SBIR Pulse-Begin With the End in Mind
By David Shahady, Air Force Small Business Innovation Research (SBIR) Small Business Technology Transfer (STTR) Program Manager
With the beginning of the New Year, I have received considerable advice from self-proclaimed change experts on how to make 2016 my best year yet. During one of these pep talks someone mentioned the famous quote from Ralph Waldo Emerson, "Life is a journey, not a destination." Small Business Innovation Research (SBIR) and Small Business Technology Transition (STTR) efforts are a technical innovation journey, but we must not forget that the ultimate destination is to deliver a product to a customer. Although creativity and breakthrough ideas are the cornerstones of good research, solid commercialization at the end of the SBIR/STTR process is still the goal. The government's intention is to maximize return on its investment. I think it is important to remind ourselves to work each phase of the SBIR/STTR process with the end in mind.
In Phase I, small businesses create a concept. Small businesses should strive to develop a solution concept that addresses a problem. This means not only looking at the technical aspects, but examining the problem space and understanding the customer who will use the product. Who are they? What work do they do? Where do they work? How do they work? When is their work done? The answers to these questions build a foundation for developing a solution that has the potential to be used by the customer. It is essential that small businesses use the Phase I opportunity to communicate the "realm of the possible" with potential customers in order to build a commercialization strategy. The purpose of a Phase I effort is to describe viable solution for a problem, and a well thought-out plan to deliver that solution to potential customers.
Phase II is taking the solution concept and demonstrating how it solves the problem. While the technical aspects of the Phase II effort are crucial, it is equally important to manage expectations and plan the work effort accordingly. There is a finite amount of resources and those must be balanced across the cost, schedule, and performance objectives. The end goal is to conduct a solution demonstration that will spark interest and generate enthusiasm for further investment by customers. Demonstrating science and technology in the laboratory is satisfactory but the best demonstrations are performed in a real-world environment. Over the course of Phase II, small businesses should continually conduct miniature demonstrations to benchmark their progress, and make adjustments to the science and technology strategy. The destination of a Phase II effort is a demonstration that allows potential customers to visualize the solution and how it will address the problem.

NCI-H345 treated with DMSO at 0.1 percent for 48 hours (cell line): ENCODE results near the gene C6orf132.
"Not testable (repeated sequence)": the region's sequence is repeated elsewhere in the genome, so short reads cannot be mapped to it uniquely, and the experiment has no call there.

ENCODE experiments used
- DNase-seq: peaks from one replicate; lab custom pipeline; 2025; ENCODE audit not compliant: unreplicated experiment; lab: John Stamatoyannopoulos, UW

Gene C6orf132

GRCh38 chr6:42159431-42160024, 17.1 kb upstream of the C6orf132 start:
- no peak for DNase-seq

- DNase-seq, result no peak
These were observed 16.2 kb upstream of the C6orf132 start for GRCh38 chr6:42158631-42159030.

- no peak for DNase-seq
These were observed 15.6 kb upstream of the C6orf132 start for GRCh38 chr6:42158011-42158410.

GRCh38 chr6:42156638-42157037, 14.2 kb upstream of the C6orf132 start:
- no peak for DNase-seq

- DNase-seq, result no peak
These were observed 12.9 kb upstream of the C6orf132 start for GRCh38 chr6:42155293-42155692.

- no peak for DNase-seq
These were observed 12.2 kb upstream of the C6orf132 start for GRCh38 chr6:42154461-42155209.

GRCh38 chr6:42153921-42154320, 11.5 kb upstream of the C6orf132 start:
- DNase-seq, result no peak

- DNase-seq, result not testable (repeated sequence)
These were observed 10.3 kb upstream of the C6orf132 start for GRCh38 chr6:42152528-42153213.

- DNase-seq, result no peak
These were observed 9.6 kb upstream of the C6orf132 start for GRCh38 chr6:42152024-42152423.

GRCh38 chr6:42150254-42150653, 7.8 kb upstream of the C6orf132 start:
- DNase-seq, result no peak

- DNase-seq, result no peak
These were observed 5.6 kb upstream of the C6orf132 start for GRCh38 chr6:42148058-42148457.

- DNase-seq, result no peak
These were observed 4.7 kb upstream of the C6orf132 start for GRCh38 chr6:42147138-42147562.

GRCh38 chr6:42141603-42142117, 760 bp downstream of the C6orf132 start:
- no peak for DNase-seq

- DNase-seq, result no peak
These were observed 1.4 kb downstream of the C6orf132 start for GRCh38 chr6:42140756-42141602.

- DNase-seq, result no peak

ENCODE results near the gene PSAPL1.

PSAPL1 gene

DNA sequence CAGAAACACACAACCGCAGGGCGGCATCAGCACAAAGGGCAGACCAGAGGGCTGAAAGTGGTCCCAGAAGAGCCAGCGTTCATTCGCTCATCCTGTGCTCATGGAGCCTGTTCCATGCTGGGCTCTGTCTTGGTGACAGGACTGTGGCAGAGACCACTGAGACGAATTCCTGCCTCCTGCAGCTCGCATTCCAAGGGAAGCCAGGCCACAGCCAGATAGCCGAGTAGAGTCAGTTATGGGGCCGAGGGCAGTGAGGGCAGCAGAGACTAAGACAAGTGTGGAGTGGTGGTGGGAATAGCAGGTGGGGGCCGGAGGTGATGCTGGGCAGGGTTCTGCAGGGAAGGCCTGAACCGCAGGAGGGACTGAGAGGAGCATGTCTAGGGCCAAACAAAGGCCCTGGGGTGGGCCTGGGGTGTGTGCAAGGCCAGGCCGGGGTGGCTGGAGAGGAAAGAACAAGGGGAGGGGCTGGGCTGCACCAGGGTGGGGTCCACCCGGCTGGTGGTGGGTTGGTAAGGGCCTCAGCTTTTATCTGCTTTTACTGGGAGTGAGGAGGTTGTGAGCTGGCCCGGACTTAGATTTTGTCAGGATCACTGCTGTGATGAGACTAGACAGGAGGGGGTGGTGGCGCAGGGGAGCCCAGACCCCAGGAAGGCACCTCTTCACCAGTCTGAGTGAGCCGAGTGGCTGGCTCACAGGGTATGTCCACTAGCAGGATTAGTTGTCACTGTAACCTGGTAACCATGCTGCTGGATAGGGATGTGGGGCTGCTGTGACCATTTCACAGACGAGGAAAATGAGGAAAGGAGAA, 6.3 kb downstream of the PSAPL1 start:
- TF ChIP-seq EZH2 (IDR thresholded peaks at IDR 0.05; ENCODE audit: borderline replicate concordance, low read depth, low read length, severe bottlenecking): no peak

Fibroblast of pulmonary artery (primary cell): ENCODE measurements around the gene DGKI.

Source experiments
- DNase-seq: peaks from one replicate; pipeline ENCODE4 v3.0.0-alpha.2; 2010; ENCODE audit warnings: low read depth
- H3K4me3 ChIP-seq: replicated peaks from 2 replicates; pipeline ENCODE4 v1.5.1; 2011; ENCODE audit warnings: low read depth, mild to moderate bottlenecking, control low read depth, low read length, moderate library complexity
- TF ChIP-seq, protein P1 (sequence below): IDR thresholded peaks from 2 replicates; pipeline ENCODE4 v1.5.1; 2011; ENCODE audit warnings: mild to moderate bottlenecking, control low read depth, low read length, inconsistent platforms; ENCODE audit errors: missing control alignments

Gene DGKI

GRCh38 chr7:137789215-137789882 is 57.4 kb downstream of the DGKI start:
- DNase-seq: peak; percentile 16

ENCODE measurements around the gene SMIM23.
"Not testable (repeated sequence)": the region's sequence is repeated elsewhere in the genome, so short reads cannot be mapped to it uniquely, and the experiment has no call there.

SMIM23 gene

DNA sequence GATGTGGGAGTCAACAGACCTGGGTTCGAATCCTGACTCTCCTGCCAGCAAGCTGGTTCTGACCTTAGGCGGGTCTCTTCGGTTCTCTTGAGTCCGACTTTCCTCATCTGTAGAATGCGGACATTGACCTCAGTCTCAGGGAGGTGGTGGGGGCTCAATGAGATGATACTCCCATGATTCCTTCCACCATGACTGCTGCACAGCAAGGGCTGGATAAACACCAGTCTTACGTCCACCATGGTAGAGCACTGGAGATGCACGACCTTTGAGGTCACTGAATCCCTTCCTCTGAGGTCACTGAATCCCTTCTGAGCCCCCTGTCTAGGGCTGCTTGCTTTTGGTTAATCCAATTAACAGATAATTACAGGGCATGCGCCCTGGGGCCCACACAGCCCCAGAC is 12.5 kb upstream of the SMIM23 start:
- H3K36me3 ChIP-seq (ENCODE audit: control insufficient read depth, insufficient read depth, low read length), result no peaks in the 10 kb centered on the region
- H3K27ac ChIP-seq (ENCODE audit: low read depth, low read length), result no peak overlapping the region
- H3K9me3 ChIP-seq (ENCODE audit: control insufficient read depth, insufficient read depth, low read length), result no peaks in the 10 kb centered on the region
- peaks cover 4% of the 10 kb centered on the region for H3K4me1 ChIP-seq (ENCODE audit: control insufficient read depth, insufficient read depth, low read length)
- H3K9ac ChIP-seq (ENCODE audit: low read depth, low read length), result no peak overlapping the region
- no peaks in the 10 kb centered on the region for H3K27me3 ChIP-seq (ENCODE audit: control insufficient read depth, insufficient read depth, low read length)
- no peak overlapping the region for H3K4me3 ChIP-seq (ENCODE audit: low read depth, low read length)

Phase II+ is focused on maturing the work into a product that can be brought to market. Again, while scientific and technical achievements are noteworthy, it is a final deliverable product that ultimately needs to be provided to customers. This is where the commercialization strategy is crucial. Small businesses need to use the SBIR/STTR Phase II+ funding to address specific improvements desired by potential customers. During SBIR/STTR Phase II+ small businesses should also be looking for additional outside investors that will help bring their product into Phase III. The destination of a Phase II+ effort is a base product that warrants additional investment or can be purchased outright.
Although science and technology play an essential role throughout the SBIR/STTR phases, alignment with end customers and commercialization efforts are the true drivers of eventual success. Each phase of the SBIR/STTR process has a specific goal, and we need to be reminded to use the opportunities and resources provided (funding, connections, etc.) to achieve those goals without solely focusing on the technical aspects of the project. The SBIR/STTR journey is full of exciting technological innovations, but the delivery of the product to customers is the ultimate destination, and the true measure of success.